The UK Telegraph (and other sources) are highlighting the rising panic about Euro area deflation. For those Austrian / hard money / gold standard / bitcoin / generally poorly informed amongst you, it’s not that deflation is itself a problem, but that it creates scenarios of debt spirals increasing the real value of debt obligations and decreases demand and economic growth through increasing the real cost of labour through downwards sticky prices (most especially wages).

European five year inflation expectations

European five year inflation expectations

It really does seem that UK / US policies are, more slowly than necessary, coming right and the economies are slowly shrugging off the GFC and are moving forwards.  The rest of Europe is not.

Sanral with blinkers on and no imagination

I read Nazir Alli’s opinion piece on BDLive this morning. Unsurprisingly, he talks up tolling as the best way to fund roads.

Now, I don’t have as strong a view as some that etolls are Universally Bad. Frankly, I also feel that many people who complain about etolls are still complaining about having to pay. The arguments against etolls have become more sophisticated over time, but I can’t shake the suspicion that many of those who support fuel levies would have been almost equally outraged if an increased fuel levy had been used instead of etolls.

Let’s take a look at some of the more egregious comments from Mr Alli:

There should be agreement that the fuel levy is not an option, especially in the context of reducing inequality, though that is what the populists and dissenters keep punting. That leaves us with three options.

Starting with the end in mind? It’s a bold claim that “there should be agreement that the fuel levy is not an option”. As far as I can tell, there is no justification for this in the piece.  The plea to reduce inequality is also vague – I can think of several mechanisms that could be used to mitigate the increased burden on the poor. There are more complex, more subtle interventions than the simple, single-lever ideas Mr Alli imagines.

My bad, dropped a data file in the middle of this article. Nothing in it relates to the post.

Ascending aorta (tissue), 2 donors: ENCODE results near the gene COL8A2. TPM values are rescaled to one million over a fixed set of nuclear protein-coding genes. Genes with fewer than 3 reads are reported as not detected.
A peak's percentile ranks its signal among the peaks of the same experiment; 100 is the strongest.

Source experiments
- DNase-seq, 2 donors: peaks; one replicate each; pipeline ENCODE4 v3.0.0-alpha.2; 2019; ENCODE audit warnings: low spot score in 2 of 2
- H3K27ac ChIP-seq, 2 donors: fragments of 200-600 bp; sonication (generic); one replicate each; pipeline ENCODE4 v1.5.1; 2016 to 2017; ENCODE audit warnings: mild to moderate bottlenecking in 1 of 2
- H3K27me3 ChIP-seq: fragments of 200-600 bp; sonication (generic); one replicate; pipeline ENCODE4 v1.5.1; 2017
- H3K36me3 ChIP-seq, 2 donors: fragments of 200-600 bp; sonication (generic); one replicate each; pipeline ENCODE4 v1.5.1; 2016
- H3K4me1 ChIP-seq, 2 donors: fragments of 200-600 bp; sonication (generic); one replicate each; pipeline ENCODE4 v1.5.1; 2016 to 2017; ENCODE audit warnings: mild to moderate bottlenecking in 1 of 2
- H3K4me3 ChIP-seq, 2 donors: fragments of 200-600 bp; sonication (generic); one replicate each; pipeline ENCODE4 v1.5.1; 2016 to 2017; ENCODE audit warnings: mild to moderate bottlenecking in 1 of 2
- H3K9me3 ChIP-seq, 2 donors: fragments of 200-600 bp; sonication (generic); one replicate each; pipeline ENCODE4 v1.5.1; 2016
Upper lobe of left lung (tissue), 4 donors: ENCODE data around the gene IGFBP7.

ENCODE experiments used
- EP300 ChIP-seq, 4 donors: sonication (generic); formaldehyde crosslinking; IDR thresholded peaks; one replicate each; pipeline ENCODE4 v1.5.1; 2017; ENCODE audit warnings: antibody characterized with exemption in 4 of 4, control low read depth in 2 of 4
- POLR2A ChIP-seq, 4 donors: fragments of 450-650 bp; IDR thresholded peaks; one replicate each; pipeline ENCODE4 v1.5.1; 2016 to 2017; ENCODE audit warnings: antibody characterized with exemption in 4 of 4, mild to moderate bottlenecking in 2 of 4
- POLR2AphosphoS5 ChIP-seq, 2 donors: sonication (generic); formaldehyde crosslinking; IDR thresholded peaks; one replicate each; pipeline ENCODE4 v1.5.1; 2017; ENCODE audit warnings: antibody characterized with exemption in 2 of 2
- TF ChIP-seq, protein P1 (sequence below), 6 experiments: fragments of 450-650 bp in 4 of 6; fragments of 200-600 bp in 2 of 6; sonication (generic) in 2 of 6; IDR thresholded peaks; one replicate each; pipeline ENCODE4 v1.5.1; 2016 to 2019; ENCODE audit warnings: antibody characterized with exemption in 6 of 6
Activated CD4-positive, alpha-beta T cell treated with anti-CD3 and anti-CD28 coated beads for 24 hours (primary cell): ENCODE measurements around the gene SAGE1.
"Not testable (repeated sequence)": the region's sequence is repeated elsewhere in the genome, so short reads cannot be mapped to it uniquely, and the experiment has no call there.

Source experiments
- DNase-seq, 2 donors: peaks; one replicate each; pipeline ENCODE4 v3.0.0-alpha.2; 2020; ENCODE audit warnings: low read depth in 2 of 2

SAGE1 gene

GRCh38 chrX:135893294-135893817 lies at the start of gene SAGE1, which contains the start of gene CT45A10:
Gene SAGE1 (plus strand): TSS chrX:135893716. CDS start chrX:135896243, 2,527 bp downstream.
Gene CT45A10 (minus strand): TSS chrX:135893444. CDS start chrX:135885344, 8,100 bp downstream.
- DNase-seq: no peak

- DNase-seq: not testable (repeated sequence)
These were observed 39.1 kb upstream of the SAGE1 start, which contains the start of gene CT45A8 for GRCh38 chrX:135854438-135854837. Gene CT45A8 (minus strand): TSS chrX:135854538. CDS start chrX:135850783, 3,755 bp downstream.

Then there is the capacity-related backlog in and around our metropolitan areas. These are the roads that are reaching their maximum capacity during peak hour, resulting in increased congestion, which in turn contributes to driver frustration, decreased safety and negative economic consequences. To alleviate congestion, additional lanes or new roads need to be built. For this, Sanral needs a further R120bn.

This is a separate point for Mr Alli and for me. The need for funding doesn’t talk to how that funding should be raised. This paragraph does provide a fascinating insight into the 20th century mindset on dealing with road congestion. Congestion? More roads! The answer to congestion is actually fewer parking spaces and increased public transport. Think about it, if you have nowhere to park your vehicle, you won’t drive to work. If there are a range of efficient, reliable, safe and cost-effective public transport options available, then you have the carrot as well.

It gets better:

These are huge sums of money but if one takes into account that about 87% of all goods and services move by road, it is really important to keep road traffic moving. In light of the needs elsewhere in the economy, it is unlikely such funding will be forthcoming.

Yes, roads are used, overused, for transport in South Africa. One can hardly blame Sanral for the decline in our rail network, but the 87% needs to be decreased as part of a coherent national transport and logistics plan.

Mr Alli says “it is unlikely such funding will be forthcoming”.  All the funding comes from South African citizens and corporations. If Mr Alli believes that the only way to raise funds is via etolling, then it’s hardly surprising that he is so fixated on etolls as the “right answer”. There are other options, even if Mr Alli can’t conceive of them.

The growth in the length of roads Sanral has to manage is not matched by an increased allocation from the Treasury, which means the agency must be innovative, smart and prudent with allocated funds.

I’m waiting for a recognition that the etolling infrastructure is extremely expensive and doesn’t really talk to “prudent” at all.